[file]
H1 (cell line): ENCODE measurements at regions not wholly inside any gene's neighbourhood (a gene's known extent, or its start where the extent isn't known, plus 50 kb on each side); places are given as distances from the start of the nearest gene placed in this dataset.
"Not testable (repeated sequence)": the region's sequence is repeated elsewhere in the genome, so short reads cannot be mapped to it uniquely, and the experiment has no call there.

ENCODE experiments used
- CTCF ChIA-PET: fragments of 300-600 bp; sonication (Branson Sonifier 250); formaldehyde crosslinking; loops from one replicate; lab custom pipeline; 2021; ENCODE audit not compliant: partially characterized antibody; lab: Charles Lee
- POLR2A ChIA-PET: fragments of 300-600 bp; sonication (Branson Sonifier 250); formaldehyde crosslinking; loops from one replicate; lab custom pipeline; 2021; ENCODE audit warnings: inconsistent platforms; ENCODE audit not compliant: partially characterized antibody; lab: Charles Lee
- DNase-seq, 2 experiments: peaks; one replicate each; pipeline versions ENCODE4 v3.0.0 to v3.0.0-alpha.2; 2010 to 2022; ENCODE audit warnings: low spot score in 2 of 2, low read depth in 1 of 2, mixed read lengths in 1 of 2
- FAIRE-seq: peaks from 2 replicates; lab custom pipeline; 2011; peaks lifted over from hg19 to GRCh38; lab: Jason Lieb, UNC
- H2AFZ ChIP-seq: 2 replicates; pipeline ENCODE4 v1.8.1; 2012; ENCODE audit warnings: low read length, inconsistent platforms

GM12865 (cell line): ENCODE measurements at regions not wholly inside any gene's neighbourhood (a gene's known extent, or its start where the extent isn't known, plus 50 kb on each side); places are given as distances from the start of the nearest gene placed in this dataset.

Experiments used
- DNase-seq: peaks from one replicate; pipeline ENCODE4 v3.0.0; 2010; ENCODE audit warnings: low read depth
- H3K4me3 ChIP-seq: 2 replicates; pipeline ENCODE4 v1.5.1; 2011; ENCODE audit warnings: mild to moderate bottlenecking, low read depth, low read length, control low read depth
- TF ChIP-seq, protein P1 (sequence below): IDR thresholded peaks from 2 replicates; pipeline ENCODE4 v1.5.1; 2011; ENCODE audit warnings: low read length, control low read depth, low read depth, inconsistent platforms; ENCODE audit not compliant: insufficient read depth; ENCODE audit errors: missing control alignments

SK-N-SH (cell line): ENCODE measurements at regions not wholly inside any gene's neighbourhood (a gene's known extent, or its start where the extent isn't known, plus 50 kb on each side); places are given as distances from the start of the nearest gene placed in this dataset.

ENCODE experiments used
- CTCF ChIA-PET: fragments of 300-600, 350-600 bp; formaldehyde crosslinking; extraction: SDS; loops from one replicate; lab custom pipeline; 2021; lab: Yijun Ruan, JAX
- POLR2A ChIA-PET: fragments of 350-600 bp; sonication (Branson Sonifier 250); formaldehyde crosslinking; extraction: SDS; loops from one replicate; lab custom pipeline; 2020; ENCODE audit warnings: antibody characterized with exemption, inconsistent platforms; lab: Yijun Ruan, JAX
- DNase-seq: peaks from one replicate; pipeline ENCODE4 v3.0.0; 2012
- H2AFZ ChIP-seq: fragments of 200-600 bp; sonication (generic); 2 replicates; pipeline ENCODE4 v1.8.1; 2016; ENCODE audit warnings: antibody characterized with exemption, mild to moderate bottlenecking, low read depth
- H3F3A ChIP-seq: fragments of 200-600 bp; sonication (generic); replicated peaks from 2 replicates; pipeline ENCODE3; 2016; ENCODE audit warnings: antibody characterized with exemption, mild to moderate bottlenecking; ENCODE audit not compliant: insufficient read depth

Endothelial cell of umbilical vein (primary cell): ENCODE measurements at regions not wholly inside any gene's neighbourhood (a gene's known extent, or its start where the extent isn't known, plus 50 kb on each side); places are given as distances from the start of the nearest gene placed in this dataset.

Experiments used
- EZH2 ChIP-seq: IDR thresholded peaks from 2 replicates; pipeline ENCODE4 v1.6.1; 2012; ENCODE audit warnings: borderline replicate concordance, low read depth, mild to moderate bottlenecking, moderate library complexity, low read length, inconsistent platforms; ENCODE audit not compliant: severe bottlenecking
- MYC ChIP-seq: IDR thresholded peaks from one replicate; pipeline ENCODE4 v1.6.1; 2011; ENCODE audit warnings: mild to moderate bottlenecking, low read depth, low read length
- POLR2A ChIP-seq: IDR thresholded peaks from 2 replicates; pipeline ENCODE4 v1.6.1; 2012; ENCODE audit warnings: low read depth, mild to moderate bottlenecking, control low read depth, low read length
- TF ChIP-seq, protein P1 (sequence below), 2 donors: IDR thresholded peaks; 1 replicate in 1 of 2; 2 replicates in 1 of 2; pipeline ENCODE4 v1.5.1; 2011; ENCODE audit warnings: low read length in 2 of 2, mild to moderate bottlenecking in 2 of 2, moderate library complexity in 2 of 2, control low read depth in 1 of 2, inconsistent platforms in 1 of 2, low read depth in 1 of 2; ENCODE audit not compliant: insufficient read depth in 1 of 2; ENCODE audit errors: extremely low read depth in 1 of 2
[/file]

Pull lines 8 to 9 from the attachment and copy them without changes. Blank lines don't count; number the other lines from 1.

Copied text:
- H2AFZ ChIP-seq: 2 replicates; pipeline ENCODE4 v1.8.1; 2012; ENCODE audit warnings: low read length, inconsistent platforms

GM12865 (cell line): ENCODE measurements at regions not wholly inside any gene's neighbourhood (a gene's known extent, or its start where the extent isn't known, plus 50 kb on each side); places are given as distances from the start of the nearest gene placed in this dataset.